My Bipolar II Disorder is rife with periods of elevated mood where I experience grandiosity and high self-esteem. More common though, and existing without any accompanying depressive episode, is low self-esteem, filled with self-deprecation and self-invalidation.
Take this morning. On Twitter (yes, I continue to prefer that name!) a question was asked:
“Tell me something about yourself that sounds made up, but is 100% TRUE!.”@305CountryGirl
I then did something that is atypical of me… I answered:
“I helped save 4 people from drowning in Lake Ontario after their boat had sunk due to a passing speedboat.”@zelandroid009
@305CountryGirl replied that my action was heroic. So too did @medeathewriter who called me a hero.
My response? Self-invalidation. I minimized my action, which is saying a great deal about how I too often view myself.
Yes, I was in the right place at the right time. But so were many, many others who did not hear the cries for help as they zoomed past in their boats. I did hear those cries and I alerted my companions. We stopped our boat and we searched for the source of the cries using flashlights. In time we saw the two adults and two children who were hanging on to coolers to keep afloat. So, we moved alongside them, slowly, and rescued all four.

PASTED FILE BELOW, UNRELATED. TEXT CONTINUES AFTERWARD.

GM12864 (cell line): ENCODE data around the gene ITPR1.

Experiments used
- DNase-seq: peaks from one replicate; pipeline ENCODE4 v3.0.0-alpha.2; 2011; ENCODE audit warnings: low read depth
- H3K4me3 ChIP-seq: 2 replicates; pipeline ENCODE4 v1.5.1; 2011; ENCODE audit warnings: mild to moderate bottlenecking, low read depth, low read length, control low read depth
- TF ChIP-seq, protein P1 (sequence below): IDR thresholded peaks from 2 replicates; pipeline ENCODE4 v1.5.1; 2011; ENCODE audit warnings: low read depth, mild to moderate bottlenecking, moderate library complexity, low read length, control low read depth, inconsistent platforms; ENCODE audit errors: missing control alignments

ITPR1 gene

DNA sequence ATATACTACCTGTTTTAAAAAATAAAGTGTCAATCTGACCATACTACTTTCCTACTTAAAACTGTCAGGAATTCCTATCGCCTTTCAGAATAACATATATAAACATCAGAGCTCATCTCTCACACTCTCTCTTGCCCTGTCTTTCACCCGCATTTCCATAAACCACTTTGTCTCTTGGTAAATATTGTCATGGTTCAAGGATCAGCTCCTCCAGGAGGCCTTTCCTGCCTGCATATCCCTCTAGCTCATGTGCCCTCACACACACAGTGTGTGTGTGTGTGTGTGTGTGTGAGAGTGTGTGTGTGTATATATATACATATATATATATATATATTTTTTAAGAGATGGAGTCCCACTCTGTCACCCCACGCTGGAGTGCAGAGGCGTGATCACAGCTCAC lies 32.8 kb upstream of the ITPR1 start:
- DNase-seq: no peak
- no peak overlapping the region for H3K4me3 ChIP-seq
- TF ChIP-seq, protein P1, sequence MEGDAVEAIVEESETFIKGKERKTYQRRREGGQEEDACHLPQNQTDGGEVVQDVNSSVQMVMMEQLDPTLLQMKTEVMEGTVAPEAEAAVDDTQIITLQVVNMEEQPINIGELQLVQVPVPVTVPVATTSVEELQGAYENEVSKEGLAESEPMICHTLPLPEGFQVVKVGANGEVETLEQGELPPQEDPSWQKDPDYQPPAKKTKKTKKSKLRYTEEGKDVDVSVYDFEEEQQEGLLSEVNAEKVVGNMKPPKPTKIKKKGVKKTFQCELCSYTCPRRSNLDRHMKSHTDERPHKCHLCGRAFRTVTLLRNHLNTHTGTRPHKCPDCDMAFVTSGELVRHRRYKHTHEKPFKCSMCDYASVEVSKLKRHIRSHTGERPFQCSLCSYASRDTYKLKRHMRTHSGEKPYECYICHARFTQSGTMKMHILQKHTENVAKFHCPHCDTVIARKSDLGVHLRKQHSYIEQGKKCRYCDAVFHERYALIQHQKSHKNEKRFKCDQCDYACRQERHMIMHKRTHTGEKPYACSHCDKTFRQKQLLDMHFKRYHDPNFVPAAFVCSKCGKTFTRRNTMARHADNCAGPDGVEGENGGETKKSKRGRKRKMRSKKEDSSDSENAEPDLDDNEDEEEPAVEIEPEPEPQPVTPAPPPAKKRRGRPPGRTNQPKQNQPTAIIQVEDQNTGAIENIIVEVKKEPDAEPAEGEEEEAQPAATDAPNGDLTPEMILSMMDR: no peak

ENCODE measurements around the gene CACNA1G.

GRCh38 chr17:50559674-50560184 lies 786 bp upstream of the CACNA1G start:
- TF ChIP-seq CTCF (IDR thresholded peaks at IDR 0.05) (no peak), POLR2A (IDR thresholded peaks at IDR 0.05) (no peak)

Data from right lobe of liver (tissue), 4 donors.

No passing boat stopped to see what was going on or to offer any aid.
@medeathewriter rightly chastised me for minimizing my action. She said:
“many people don’t act to get that involved! it’s a big deal in my opinion”@medeathewriter
I paused for a moment to consider her remarks. For those four people, the good fortune of my hearing their cries of distress, the simple action of my alerting my companions, and our concerted action to search and rescue them, are noticeably big deals!
Why then, am I minimizing this?
Simply, I far too easily view myself as wanting. I too often view myself as being unworthy. In part this is the legacy of a childhood where criticisms were frequently disguised as compliments. It is also the legacy of too much time living with depression, a mood that is all too familiar to me. Depression robs you of so much, not the least of which is your self-validation. In time, self-invalidation and self-deprecation become the norm.
The truth is, I am not wanting, I am not unworthy. The truth is, I am worthy of self-validation.
My tweet is one hundred percent true. I helped save the lives of four people, two adults and two children, and it is time for me to stop minimizing that truth, just as it is time for me to stop minimizing the value in the volunteer work that I undertake to help others.
I do not seek accolades, not at all. But there is no reason I should not take pride in these actions for they are about serving the needs of others. I did just that those many years ago on Lake Ontario and I do it again today.
It is time to end self-invalidation and embrace self-validation.
Thank you @medeathewriter for chastising me.
Image by Corinne Behrens from Pixabay